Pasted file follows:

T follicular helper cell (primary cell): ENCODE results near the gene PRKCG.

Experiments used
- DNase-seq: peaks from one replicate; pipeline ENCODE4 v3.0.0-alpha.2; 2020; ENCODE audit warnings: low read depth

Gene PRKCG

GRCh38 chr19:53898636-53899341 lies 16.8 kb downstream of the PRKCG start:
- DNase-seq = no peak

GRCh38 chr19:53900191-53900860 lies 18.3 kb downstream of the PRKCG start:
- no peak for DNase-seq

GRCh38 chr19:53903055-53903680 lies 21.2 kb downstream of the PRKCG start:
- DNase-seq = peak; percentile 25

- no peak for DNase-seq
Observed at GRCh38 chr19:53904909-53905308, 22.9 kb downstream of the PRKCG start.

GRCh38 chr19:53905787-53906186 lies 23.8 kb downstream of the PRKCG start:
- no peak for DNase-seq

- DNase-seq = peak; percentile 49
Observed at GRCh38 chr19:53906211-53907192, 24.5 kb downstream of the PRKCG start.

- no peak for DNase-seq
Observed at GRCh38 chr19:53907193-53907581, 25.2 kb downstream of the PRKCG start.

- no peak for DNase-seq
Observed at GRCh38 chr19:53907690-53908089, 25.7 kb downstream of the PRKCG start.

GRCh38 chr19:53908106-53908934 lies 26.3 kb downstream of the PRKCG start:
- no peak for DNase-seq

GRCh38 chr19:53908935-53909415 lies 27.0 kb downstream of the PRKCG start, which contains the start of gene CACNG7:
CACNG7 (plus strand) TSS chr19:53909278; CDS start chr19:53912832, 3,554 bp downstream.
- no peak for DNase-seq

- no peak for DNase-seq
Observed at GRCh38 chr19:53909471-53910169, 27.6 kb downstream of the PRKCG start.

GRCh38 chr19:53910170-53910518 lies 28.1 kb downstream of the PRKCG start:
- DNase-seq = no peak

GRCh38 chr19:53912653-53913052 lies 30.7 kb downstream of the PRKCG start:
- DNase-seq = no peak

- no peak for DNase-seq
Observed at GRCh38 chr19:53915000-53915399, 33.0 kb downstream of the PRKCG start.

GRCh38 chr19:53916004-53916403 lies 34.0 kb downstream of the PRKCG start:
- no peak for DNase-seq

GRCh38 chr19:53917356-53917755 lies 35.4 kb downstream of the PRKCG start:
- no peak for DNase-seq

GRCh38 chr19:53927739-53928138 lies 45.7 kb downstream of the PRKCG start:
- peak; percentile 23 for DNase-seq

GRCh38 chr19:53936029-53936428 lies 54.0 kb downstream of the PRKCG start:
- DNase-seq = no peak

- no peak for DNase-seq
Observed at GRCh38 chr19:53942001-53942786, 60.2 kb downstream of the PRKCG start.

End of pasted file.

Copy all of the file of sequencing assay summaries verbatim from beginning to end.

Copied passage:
T follicular helper cell (primary cell): ENCODE results near the gene PRKCG.

Experiments used
- DNase-seq: peaks from one replicate; pipeline ENCODE4 v3.0.0-alpha.2; 2020; ENCODE audit warnings: low read depth

Gene PRKCG

GRCh38 chr19:53898636-53899341 lies 16.8 kb downstream of the PRKCG start:
- DNase-seq = no peak

GRCh38 chr19:53900191-53900860 lies 18.3 kb downstream of the PRKCG start:
- no peak for DNase-seq

GRCh38 chr19:53903055-53903680 lies 21.2 kb downstream of the PRKCG start:
- DNase-seq = peak; percentile 25

- no peak for DNase-seq
Observed at GRCh38 chr19:53904909-53905308, 22.9 kb downstream of the PRKCG start.

GRCh38 chr19:53905787-53906186 lies 23.8 kb downstream of the PRKCG start:
- no peak for DNase-seq

- DNase-seq = peak; percentile 49
Observed at GRCh38 chr19:53906211-53907192, 24.5 kb downstream of the PRKCG start.

- no peak for DNase-seq
Observed at GRCh38 chr19:53907193-53907581, 25.2 kb downstream of the PRKCG start.

- no peak for DNase-seq
Observed at GRCh38 chr19:53907690-53908089, 25.7 kb downstream of the PRKCG start.

GRCh38 chr19:53908106-53908934 lies 26.3 kb downstream of the PRKCG start:
- no peak for DNase-seq

GRCh38 chr19:53908935-53909415 lies 27.0 kb downstream of the PRKCG start, which contains the start of gene CACNG7:
CACNG7 (plus strand) TSS chr19:53909278; CDS start chr19:53912832, 3,554 bp downstream.
- no peak for DNase-seq

- no peak for DNase-seq
Observed at GRCh38 chr19:53909471-53910169, 27.6 kb downstream of the PRKCG start.

GRCh38 chr19:53910170-53910518 lies 28.1 kb downstream of the PRKCG start:
- DNase-seq = no peak

GRCh38 chr19:53912653-53913052 lies 30.7 kb downstream of the PRKCG start:
- DNase-seq = no peak

- no peak for DNase-seq
Observed at GRCh38 chr19:53915000-53915399, 33.0 kb downstream of the PRKCG start.

GRCh38 chr19:53916004-53916403 lies 34.0 kb downstream of the PRKCG start:
- no peak for DNase-seq

GRCh38 chr19:53917356-53917755 lies 35.4 kb downstream of the PRKCG start:
- no peak for DNase-seq

GRCh38 chr19:53927739-53928138 lies 45.7 kb downstream of the PRKCG start:
- peak; percentile 23 for DNase-seq

GRCh38 chr19:53936029-53936428 lies 54.0 kb downstream of the PRKCG start:
- DNase-seq = no peak

- no peak for DNase-seq
Observed at GRCh38 chr19:53942001-53942786, 60.2 kb downstream of the PRKCG start.